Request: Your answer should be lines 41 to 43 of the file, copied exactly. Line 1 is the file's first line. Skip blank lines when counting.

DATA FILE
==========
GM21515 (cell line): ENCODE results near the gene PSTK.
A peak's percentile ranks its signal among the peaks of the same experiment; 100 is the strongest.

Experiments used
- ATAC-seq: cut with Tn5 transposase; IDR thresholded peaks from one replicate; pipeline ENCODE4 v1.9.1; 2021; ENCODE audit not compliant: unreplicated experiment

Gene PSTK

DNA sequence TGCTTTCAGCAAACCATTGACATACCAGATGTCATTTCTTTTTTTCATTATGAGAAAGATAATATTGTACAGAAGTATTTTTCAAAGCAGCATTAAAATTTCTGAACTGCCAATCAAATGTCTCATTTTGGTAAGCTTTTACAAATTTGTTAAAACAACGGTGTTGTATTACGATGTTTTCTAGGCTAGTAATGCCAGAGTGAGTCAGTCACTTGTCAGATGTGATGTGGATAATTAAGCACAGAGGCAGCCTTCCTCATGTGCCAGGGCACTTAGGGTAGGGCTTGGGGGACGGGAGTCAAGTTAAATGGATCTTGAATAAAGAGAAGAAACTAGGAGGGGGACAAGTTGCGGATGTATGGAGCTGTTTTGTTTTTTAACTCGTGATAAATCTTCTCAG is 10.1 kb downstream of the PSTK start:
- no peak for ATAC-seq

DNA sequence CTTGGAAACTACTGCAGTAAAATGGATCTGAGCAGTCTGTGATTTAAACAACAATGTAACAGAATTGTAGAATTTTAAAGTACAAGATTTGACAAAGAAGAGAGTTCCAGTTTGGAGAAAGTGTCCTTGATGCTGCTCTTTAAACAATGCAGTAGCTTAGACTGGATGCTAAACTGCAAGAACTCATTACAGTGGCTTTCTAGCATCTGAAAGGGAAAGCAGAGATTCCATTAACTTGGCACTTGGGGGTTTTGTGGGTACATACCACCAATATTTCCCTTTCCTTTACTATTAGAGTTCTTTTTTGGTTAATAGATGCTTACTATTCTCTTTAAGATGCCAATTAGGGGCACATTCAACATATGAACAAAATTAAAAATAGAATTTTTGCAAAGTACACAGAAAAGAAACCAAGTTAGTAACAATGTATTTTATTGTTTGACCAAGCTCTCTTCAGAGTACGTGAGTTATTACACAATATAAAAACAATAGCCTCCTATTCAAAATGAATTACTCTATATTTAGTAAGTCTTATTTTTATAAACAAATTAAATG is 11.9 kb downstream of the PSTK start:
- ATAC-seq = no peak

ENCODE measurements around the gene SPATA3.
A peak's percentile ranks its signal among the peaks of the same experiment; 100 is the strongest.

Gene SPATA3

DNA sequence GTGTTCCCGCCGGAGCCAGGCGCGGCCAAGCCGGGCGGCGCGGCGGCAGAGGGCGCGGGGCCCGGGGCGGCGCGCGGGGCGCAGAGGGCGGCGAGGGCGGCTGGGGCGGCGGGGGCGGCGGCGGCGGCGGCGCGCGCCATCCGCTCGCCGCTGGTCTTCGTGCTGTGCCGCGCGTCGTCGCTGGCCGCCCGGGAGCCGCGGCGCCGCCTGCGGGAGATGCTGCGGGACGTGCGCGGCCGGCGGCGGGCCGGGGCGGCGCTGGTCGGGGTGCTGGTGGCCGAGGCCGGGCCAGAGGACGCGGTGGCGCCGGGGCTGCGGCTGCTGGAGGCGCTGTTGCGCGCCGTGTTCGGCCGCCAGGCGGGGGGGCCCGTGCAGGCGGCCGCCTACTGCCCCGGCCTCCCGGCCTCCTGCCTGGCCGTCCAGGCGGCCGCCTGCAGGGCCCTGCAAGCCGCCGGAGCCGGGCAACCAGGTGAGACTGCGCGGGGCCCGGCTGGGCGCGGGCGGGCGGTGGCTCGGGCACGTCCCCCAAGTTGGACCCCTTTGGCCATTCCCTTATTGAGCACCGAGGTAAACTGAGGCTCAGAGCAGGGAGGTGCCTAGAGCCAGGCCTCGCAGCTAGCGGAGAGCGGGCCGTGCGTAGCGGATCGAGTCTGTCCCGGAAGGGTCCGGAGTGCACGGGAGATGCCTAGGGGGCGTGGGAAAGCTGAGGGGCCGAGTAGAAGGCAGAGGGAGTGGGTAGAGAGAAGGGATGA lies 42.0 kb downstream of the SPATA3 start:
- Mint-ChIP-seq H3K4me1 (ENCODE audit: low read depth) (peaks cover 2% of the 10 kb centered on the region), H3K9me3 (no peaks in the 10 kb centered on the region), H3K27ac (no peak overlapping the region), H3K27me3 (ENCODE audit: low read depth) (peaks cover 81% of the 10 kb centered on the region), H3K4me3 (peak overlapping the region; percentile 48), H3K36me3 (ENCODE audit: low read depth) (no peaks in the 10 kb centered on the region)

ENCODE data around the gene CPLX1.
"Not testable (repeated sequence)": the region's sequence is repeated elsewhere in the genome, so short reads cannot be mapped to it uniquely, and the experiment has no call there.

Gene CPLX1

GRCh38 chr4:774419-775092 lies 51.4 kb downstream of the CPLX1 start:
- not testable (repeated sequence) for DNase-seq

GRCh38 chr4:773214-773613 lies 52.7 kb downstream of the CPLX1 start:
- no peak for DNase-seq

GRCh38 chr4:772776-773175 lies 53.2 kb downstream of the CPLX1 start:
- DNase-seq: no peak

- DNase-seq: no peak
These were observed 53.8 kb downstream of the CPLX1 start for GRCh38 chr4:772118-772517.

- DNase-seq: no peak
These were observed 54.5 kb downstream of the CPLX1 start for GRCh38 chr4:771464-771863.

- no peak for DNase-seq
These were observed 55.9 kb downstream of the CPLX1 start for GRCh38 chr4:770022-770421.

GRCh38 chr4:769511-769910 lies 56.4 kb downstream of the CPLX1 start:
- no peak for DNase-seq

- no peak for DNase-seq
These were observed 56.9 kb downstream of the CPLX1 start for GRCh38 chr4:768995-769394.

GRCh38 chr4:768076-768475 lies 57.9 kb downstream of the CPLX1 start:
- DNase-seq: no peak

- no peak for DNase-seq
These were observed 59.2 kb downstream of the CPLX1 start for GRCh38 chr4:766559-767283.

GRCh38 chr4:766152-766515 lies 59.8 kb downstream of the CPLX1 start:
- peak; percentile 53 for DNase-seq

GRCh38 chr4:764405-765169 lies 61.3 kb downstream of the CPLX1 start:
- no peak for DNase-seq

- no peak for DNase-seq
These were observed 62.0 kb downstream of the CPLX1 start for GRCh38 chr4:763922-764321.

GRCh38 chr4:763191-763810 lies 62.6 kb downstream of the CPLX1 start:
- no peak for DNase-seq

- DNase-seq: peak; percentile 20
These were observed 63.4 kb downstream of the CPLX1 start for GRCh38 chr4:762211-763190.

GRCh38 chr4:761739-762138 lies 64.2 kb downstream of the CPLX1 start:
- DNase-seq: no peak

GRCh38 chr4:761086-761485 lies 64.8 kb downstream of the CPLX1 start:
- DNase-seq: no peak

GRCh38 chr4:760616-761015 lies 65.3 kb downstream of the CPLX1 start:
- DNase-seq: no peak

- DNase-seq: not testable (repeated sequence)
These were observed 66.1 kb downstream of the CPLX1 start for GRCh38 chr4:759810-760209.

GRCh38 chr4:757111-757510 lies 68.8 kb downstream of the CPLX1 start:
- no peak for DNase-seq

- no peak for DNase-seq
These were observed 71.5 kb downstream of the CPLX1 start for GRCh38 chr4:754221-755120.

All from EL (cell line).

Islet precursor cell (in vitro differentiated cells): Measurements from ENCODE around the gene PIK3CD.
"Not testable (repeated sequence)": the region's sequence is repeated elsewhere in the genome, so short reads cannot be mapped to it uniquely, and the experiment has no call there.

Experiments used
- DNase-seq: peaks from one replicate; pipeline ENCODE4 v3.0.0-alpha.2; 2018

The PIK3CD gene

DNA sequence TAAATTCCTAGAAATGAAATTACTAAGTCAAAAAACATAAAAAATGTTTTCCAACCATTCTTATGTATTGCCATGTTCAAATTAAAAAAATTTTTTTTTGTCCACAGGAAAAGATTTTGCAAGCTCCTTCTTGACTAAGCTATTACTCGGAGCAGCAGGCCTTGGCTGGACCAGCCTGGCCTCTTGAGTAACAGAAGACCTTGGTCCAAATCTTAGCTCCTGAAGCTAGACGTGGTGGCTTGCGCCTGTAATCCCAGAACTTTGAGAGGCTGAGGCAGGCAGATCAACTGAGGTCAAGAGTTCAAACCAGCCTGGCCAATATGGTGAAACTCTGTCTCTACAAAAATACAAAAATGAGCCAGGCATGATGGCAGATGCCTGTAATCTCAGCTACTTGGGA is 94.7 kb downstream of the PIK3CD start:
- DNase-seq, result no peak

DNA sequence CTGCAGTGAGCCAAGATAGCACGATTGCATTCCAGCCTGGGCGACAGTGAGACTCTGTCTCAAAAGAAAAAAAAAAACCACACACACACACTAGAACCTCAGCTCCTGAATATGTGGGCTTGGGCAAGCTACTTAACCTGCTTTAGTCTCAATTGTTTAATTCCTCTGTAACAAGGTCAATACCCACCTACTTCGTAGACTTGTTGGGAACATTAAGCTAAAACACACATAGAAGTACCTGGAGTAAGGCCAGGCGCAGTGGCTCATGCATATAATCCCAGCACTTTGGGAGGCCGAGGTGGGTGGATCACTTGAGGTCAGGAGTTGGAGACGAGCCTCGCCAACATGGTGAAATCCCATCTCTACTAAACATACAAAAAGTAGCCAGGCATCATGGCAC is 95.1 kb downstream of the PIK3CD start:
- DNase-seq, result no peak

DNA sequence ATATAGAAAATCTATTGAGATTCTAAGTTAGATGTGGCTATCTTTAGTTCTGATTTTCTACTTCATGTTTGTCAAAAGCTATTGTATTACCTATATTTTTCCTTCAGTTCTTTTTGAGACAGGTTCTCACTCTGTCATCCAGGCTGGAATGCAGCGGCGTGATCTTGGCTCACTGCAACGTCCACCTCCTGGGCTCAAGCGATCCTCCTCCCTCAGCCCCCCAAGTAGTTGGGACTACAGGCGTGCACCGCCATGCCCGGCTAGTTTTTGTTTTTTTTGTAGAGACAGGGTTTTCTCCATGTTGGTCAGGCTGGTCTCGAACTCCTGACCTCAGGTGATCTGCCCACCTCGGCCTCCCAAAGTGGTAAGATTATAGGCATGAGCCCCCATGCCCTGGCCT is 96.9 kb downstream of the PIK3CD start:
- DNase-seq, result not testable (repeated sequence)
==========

- no peak for DNase-seq

- no peak for DNase-seq
These were observed 62.0 kb downstream of the CPLX1 start for GRCh38 chr4:763922-764321.